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The Complexity Revolution and the Future of Economics

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  • D. COLANDER.

Abstract

The paper considers the change in theoretical and empirical research in modern economics. This change is driven by the emergence of new theoretical approaches associated with the complexity theory and behavioral economics. The author shows that in future economists will reject some basic assumptions of neoclassical economics and adopt many different interdisciplinary approaches in order to study concrete economic problems. These gradual transformations should considerably change the structure of economic knowledge. Formal modeling will be of minor importance and will give place to more applied fields of research.

Suggested Citation

  • D. Colander., 2009. "The Complexity Revolution and the Future of Economics," VOPROSY ECONOMIKI, N.P. Redaktsiya zhurnala "Voprosy Economiki", vol. 1.
  • Handle: RePEc:nos:voprec:2009-01-6
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    References listed on IDEAS

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    1. Daniel J. Benjamin & David I. Laibson, 2003. "Good policies for bad governments: behavioral political economy," Conference Series ; [Proceedings], Federal Reserve Bank of Boston, vol. 48(Jun).
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    Cited by:

    1. Magda Fontana, 2006. "Computer simulations, mathematics and economics," International Review of Economics, Springer;Happiness Economics and Interpersonal Relations (HEIRS), vol. 53(1), pages 96-123, March.
    2. Gnidchenko, Andrey, 2011. "Моделирование Технологических И Институциональных Эффектов В Макроэкономическом Прогнозировании
      [Technological and Institutional Effects Modeling in Macroeconomic Forecasting]
      ," MPRA Paper 35484, University Library of Munich, Germany, revised May 2011.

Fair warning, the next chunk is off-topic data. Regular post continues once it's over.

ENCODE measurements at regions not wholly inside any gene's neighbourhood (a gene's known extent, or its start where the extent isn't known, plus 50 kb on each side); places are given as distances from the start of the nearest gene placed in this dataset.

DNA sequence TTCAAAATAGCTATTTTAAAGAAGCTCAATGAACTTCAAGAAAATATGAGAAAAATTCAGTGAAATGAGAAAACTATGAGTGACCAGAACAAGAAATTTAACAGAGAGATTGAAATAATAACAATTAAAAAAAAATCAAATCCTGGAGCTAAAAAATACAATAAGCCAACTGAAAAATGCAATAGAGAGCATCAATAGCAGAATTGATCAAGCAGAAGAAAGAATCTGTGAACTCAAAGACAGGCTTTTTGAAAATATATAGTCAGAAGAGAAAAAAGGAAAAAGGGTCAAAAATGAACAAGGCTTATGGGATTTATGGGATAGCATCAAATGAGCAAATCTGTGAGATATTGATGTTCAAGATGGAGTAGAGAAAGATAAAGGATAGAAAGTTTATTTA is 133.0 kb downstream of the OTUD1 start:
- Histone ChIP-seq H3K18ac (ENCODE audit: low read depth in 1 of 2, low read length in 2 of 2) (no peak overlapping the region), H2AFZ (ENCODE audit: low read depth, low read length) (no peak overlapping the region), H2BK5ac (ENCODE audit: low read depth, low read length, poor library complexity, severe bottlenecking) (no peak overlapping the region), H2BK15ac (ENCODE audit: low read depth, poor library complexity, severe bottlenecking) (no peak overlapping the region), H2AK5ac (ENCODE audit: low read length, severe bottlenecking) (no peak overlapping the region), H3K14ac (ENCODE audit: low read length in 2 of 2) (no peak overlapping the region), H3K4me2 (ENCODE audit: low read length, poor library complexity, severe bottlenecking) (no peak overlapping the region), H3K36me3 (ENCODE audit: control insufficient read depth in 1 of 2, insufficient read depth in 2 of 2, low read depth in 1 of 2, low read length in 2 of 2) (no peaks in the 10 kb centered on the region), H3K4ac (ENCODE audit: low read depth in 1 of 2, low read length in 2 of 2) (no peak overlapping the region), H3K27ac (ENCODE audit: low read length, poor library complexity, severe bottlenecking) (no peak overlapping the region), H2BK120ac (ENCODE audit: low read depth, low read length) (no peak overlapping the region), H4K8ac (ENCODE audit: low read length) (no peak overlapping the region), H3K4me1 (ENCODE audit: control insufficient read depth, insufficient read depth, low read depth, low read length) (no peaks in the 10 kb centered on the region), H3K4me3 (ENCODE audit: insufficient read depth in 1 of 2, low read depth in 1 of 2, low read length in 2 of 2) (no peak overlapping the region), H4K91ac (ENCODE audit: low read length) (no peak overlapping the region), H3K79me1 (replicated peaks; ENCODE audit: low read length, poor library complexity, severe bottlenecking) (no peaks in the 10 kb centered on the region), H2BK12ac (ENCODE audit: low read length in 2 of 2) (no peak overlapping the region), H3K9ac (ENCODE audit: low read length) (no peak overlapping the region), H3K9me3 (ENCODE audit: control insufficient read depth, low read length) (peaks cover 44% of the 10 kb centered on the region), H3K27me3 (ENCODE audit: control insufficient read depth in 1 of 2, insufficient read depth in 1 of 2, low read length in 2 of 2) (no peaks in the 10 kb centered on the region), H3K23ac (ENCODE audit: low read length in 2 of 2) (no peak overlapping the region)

3. Jacinto Brito González, 2004. "Conocimiento, geografía e instituciones: Una aproximación a la problemática del crecimiento en el archipiélago canario," Documentos de trabajo conjunto ULL-ULPGC 2004-03, Facultad de Ciencias Económicas de la ULPGC.
    4. Milo Bianchi & Magnus Henrekson, 2005. "Is Neoclassical Economics still Entrepreneurless?," Kyklos, Wiley Blackwell, vol. 58(3), pages 353-377, July.
    5. Richard Holt & J. Barkley Rosser & David Colander, 2011. "The Complexity Era in Economics," Review of Political Economy, Taylor & Francis Journals, vol. 23(3), pages 357-369.
    6. Magda Fontana, 2010. "The Santa Fe Perspective on economics: emerging patterns in the science of complexity," History of Economic Ideas, Fabrizio Serra Editore, Pisa - Roma, vol. 18(2), pages 167-196.
    7. David Colander, 2003. "Complexity, Muddling Through, and Sustainable Forest Management," Middlebury College Working Paper Series 0320, Middlebury College, Department of Economics.
    8. Kumaraswamy Velupillai, 2003. "Economics and the complexity vision: chimerical partners or elysian adventurers," Department of Economics Working Papers 0307, Department of Economics, University of Trento, Italia.
    9. Rubinstein, A., 2013. "Normative Vector in Economic Analysis. The Second Discovery of Meritorics," Journal of the New Economic Association, New Economic Association, vol. 17(1), pages 162-166.
    10. Fontana, Magda, 2010. "Can neoclassical economics handle complexity? The fallacy of the oil spot dynamic," Journal of Economic Behavior & Organization, Elsevier, vol. 76(3), pages 584-596, December.
    11. Johannes M. Bauer, 2004. "Governing the Networks of the Information Society. Prospects and limits of policy in a complex technical system," ITA manu:scripts 04_03, Institute of Technology Assessment (ITA).
    12. Fontana Magda, 2008. "The complexity approach to economics : a Paradigm shift," CESMEP Working Papers 200801, University of Turin.
    13. Tim Kochanski, 2012. "Toward Teaching Markets as Complex Systems: A Web Based Simulation Assignment Implemented in Netlogo," International Review of Economic Education, Economics Network, University of Bristol, vol. 11(2), pages 102-114.
    14. K. Vela Velupillai, 2005. "The impossibility of an effective theory of policy in a complex economy," Department of Economics Working Papers 0514, Department of Economics, University of Trento, Italia.

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